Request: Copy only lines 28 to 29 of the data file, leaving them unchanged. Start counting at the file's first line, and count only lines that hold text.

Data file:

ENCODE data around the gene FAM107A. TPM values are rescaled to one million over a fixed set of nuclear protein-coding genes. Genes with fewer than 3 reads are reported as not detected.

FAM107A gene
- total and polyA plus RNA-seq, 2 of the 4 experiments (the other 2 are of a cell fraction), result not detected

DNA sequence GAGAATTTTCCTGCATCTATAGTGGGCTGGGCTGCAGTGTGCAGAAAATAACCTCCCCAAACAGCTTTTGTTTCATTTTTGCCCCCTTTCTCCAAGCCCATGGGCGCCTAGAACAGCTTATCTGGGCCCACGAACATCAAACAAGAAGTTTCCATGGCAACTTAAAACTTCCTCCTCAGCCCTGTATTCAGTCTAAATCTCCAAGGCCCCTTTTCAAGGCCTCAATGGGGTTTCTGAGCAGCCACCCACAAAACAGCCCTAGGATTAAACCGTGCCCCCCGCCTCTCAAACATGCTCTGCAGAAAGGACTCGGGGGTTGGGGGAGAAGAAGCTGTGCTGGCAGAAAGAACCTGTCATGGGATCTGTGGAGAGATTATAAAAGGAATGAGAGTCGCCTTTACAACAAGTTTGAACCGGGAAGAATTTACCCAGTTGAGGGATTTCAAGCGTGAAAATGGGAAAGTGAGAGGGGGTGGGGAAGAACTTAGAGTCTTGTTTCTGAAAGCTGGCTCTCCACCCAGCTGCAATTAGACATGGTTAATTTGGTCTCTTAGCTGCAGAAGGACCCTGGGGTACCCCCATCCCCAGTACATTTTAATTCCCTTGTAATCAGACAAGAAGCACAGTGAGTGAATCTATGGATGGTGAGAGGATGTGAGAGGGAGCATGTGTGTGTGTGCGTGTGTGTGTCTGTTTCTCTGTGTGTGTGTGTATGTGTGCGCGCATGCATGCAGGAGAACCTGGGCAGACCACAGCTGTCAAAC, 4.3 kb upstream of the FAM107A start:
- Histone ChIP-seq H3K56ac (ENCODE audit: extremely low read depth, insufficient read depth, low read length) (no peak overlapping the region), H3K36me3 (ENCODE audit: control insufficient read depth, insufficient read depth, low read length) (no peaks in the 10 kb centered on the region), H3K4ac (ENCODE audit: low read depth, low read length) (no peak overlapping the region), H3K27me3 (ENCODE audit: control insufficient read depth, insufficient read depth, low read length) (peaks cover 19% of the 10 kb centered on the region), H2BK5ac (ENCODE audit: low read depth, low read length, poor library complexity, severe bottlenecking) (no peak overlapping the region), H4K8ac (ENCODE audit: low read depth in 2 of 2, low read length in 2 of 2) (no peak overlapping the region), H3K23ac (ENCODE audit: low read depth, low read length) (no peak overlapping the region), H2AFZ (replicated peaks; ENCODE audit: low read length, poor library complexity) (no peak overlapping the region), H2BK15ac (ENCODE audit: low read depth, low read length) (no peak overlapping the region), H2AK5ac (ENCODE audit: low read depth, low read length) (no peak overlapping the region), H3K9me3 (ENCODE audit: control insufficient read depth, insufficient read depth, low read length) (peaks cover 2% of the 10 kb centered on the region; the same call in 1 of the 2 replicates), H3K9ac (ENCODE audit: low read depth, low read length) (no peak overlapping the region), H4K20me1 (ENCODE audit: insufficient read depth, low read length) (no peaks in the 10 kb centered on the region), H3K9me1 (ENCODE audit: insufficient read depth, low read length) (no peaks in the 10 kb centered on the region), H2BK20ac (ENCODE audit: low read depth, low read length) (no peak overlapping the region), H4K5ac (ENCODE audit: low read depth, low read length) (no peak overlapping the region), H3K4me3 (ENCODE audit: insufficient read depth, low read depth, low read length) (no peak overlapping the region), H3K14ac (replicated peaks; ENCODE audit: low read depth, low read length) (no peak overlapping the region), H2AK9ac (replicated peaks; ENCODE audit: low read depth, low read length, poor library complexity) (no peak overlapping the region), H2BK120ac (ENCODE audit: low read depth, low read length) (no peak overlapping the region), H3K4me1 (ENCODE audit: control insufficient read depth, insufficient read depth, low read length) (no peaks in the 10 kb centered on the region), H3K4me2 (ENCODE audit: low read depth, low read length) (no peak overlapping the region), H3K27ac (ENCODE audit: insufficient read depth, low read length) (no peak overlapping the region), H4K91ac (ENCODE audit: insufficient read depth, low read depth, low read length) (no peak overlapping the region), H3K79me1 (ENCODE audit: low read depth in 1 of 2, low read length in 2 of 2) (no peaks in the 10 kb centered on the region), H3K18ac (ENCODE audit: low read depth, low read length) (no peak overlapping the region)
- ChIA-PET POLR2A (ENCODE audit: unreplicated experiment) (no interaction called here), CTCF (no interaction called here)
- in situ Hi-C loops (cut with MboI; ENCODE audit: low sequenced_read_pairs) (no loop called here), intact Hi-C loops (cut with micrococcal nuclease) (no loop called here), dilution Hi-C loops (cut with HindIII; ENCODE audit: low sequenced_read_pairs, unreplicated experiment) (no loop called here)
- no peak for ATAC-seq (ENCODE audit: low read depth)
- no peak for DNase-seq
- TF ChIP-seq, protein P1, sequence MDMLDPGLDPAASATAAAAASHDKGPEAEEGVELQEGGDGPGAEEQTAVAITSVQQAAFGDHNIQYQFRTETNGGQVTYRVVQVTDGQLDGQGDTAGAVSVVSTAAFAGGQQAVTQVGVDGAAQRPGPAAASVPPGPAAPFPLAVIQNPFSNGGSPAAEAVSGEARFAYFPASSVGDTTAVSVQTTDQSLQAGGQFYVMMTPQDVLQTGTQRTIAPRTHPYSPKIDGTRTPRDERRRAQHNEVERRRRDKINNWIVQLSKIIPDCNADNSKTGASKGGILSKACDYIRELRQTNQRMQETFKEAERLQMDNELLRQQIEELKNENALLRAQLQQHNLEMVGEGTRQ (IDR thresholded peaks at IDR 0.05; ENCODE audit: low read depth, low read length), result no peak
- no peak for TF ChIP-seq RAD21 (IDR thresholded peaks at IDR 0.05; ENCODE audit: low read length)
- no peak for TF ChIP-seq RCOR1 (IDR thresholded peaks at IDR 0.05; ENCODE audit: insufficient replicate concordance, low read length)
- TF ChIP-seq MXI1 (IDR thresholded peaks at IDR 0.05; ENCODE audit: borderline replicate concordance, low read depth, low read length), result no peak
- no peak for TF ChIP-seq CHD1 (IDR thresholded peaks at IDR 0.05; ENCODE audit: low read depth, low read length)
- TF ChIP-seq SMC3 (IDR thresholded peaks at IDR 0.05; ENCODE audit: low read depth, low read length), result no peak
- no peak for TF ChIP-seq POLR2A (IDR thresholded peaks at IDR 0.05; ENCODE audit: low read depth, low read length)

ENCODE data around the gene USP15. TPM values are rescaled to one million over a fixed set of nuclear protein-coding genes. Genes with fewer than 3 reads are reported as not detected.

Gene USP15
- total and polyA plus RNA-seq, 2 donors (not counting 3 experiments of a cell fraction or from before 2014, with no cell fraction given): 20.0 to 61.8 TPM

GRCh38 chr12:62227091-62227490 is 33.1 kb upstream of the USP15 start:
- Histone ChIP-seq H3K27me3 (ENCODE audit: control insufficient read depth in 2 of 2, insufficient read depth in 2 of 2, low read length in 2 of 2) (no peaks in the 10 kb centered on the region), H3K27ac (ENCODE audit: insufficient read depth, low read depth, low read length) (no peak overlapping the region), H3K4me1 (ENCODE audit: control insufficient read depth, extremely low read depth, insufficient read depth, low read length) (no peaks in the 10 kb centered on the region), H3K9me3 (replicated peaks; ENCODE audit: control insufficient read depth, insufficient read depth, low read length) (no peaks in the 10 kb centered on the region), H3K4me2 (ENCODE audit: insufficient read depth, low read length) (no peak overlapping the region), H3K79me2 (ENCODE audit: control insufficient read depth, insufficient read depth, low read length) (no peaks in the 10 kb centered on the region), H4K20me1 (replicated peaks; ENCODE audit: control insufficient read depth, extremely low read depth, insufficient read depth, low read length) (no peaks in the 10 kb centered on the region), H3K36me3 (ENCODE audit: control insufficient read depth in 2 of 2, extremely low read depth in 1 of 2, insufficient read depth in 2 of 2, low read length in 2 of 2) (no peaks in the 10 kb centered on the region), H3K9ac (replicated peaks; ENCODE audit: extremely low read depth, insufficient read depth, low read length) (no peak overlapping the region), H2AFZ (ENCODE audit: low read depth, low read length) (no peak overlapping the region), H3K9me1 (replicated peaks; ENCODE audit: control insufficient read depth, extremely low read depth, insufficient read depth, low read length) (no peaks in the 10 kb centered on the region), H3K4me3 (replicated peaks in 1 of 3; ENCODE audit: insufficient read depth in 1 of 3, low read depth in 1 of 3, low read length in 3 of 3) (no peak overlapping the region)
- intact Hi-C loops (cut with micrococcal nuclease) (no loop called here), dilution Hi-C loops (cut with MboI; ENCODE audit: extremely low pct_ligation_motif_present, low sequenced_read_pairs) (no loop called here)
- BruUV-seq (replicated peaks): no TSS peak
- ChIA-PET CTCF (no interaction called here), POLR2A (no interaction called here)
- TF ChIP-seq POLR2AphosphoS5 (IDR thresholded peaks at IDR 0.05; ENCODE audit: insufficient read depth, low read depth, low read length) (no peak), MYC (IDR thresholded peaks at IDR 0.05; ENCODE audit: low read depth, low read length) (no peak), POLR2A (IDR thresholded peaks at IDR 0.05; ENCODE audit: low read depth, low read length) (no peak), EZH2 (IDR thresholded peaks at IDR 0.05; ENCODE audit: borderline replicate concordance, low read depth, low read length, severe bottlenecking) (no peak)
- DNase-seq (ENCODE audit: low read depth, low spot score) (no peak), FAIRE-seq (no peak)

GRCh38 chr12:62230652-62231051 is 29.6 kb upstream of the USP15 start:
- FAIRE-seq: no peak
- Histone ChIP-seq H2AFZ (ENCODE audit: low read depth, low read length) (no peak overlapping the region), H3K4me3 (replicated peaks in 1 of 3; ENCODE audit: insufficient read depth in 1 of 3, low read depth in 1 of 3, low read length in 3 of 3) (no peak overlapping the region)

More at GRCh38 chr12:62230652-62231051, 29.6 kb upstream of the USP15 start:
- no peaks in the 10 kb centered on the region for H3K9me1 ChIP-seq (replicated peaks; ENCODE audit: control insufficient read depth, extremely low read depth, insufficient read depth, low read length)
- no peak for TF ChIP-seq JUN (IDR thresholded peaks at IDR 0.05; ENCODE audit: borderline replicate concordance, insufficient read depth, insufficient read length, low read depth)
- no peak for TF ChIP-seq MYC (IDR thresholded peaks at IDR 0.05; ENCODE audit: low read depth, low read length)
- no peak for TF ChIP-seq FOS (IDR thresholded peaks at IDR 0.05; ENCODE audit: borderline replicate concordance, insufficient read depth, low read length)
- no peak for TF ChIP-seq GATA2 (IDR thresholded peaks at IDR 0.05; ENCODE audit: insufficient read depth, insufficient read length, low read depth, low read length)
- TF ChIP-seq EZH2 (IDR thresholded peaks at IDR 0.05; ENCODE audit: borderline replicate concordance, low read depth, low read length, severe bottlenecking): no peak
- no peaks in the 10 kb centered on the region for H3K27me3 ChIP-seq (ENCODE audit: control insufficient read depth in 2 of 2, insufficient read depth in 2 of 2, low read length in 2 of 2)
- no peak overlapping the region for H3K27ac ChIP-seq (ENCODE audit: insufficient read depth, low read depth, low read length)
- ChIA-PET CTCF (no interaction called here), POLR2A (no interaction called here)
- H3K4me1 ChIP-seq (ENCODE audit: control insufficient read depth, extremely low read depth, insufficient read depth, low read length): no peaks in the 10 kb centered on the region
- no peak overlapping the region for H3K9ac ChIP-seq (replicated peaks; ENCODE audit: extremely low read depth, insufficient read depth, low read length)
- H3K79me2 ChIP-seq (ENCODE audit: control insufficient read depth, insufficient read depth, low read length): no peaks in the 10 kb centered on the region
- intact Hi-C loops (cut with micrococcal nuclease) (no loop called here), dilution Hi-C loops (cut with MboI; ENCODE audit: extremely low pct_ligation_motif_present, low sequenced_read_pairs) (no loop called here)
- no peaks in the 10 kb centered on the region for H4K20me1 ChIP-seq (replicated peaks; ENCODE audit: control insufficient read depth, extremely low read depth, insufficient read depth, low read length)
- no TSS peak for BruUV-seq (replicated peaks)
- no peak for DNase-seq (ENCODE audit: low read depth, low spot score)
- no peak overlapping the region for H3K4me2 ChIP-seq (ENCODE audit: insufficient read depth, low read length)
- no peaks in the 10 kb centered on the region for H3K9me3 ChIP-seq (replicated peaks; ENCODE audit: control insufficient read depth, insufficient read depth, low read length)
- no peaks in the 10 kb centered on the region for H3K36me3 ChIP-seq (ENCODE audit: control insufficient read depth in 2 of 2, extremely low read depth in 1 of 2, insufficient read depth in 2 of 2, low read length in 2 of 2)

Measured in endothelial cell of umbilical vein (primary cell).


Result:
- FAIRE-seq: no peak
- Histone ChIP-seq H2AFZ (ENCODE audit: low read depth, low read length) (no peak overlapping the region), H3K4me3 (replicated peaks in 1 of 3; ENCODE audit: insufficient read depth in 1 of 3, low read depth in 1 of 3, low read length in 3 of 3) (no peak overlapping the region)